Why has the announcement been received so negatively by many whose jobs are not at risk?. Newspapers and politicians of both parties from the affected areas uniformly responded negatively to the proposal, due to the loss of local jobs. Reaction from national news outlets was mixed and more balanced. It is also now clear from other writers that the announcement gave some of them the impression that the long-range intent was to end human spaceflight. For example, Stephen Weinberg, a long-time opponent of manned space flight and supporter of the "look but don't touch" viewpoint, threw contrary evidence to the wind with the title of his article "Ending Manned Space Flight Is The Right Thing For Science".

As a result of this and similar opinions, fear grew that the budget announcement was intended to kill the current Constellation program but then not replace it with anything. Even the Democratic Rep. Gabrielle Giffords echoed fears that "We may soon abandon our mission" (of manned space exploration). The current budget does remove the Constellation Lunar program without replacing it with any specific destination or goal. (It is admittedly very hard to come up with a specific first goal without at least a year of discussion, and the Augustine Commission deliberately did not focus on a single first goal.) The most obvious first goal for a human expedition would be a near earth asteroid, since it would not require the development of a lander. One comment following a negative article by Astronaut Tom Jones (Popular Mechanics 2-2-2010) made an excellent analogy to support the fact that we can't go very far yet since we do not have a space infrastructure in place: (placing propellant depots in orbit in 2020 is the equivalent of building a road network and gas stations to enable auto travel in 1920).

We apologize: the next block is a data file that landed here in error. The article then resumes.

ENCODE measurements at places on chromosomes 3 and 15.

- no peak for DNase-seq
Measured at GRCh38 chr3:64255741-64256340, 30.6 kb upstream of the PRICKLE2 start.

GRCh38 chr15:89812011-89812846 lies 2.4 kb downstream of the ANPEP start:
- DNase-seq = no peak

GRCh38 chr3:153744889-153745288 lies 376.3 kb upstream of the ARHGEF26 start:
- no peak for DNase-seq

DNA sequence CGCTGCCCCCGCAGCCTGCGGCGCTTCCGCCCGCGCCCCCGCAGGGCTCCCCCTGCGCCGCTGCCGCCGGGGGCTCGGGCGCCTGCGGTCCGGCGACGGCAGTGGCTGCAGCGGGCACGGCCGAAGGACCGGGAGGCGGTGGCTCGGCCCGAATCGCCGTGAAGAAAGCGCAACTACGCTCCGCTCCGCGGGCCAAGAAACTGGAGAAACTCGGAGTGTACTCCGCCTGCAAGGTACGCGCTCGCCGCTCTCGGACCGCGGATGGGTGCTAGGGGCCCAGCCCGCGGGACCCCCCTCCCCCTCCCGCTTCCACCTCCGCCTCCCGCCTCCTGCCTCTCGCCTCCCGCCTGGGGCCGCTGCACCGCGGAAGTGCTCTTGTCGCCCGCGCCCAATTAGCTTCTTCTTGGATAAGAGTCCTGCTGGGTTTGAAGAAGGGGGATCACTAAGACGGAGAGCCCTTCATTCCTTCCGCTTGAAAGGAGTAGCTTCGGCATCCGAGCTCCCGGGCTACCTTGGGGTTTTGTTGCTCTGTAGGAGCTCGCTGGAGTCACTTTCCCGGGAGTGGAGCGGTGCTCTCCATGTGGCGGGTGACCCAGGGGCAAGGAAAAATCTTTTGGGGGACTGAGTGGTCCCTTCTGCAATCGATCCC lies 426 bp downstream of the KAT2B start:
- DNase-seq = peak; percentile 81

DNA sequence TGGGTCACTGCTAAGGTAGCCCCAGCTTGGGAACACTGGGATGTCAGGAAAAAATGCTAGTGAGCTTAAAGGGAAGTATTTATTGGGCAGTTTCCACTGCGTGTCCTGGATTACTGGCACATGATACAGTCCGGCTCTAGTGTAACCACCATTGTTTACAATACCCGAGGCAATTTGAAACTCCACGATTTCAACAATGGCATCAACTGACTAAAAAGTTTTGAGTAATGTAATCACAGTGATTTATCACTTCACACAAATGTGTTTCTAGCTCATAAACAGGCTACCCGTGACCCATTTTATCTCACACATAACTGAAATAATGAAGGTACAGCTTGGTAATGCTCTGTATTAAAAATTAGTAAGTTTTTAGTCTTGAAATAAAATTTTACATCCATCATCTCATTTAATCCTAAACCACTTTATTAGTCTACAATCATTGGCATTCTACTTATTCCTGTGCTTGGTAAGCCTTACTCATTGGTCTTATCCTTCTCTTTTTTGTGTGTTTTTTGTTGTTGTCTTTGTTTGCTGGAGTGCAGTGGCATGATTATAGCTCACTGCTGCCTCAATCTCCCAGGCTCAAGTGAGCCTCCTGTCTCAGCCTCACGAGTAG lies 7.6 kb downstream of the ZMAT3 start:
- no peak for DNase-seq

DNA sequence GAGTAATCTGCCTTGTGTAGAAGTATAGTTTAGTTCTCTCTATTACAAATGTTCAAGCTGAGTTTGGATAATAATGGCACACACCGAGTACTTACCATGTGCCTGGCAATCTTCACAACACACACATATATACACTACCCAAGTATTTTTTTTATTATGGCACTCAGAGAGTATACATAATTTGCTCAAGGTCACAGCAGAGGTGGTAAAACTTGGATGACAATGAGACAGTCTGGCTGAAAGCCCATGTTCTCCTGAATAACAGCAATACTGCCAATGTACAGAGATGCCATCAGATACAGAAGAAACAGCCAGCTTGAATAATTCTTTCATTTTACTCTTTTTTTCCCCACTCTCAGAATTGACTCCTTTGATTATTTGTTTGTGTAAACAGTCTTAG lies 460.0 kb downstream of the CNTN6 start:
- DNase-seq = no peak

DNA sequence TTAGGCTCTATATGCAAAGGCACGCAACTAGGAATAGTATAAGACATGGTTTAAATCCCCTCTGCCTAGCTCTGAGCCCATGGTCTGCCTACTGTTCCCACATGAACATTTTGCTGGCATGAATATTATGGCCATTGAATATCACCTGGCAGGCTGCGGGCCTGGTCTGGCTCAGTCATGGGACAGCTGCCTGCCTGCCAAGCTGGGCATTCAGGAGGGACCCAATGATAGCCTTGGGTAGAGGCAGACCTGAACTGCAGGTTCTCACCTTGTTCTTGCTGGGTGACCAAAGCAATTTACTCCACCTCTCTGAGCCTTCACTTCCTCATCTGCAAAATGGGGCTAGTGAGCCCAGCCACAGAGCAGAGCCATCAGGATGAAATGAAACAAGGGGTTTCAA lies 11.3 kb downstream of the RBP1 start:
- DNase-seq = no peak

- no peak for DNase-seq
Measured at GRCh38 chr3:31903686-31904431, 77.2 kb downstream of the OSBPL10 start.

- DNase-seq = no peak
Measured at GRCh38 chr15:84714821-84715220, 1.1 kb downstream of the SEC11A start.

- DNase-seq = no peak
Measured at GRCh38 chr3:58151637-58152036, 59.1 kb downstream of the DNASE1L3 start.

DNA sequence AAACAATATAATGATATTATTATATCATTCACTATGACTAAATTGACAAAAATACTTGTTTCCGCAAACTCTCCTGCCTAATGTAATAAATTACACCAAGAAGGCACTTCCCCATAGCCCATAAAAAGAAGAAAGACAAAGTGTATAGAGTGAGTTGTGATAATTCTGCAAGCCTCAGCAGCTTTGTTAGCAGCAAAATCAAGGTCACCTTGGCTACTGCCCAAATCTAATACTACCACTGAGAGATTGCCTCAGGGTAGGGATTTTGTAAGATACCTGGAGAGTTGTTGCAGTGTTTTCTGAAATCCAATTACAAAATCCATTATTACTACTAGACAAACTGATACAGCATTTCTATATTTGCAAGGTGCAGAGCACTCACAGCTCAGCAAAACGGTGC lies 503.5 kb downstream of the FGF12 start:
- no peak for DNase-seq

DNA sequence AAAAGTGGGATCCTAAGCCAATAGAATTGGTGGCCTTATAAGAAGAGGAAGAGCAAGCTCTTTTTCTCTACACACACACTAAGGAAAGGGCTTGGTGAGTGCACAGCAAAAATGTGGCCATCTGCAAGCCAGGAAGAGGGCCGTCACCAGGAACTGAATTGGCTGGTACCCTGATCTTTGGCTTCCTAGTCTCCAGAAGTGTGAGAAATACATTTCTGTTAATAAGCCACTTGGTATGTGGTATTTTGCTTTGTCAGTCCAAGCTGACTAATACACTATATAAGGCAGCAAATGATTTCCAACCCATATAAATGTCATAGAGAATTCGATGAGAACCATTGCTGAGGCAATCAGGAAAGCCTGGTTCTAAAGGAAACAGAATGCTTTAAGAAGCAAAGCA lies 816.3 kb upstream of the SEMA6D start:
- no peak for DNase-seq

In addition, those of us who have watched with frustration as mankind was restricted to Low Earth orbit (where we have now been stuck for about 38 years), were depressed at the thought of another whole decade stuck in Low Earth Orbit, even if the human program survives. The justification for staying in LEO has been that we were preparing for further exploration beyond LEO. Bolden's honest press conference comment (2/6/2010) that we would not be flying the Heavy Lift Vehicle (HLV) needed for further exploration until after 2020 did not help. Practically, though, to develop a really inexpensive and practical HLV would probably take about that long, and to develop payloads to put on it would also take about the same amount of time. All of the serious, current, competing, expendable HLV plans are so expensive that very few would ever be launched. One writer agreeing with Augustine Commission member Leroy Chiao's blog of 2-4-2010 pointed out that what we need is "indefinitely affordable technology" to access the Moon and other destinations. (Constellation would have been affordable only very temporarily at best).

If you would ask any of the older astronauts, many of them would tell you in effect, that "Space is about the future". It is not about the past. While we greatly honor all of the past work that has been done on the program, if we only focus on the glories of the past, we miss the ultimate point of the program - the future and long term survival of the human race, and using space resources and energy to protect the Earth. A one-planet species is eventually a dead end. Many other individuals and groups have rallied to the defense of the new path, including Buzz Aldrin, the X-Prize Foundation, the Commercial Spaceflight Federation, the Space Frontier Foundation, The Planetary Society, The Economist, and Wayne Hale, who made an eloquent reference to Robert Heinlein and his writing in support of space (NASA Blogs 2-2-2010).;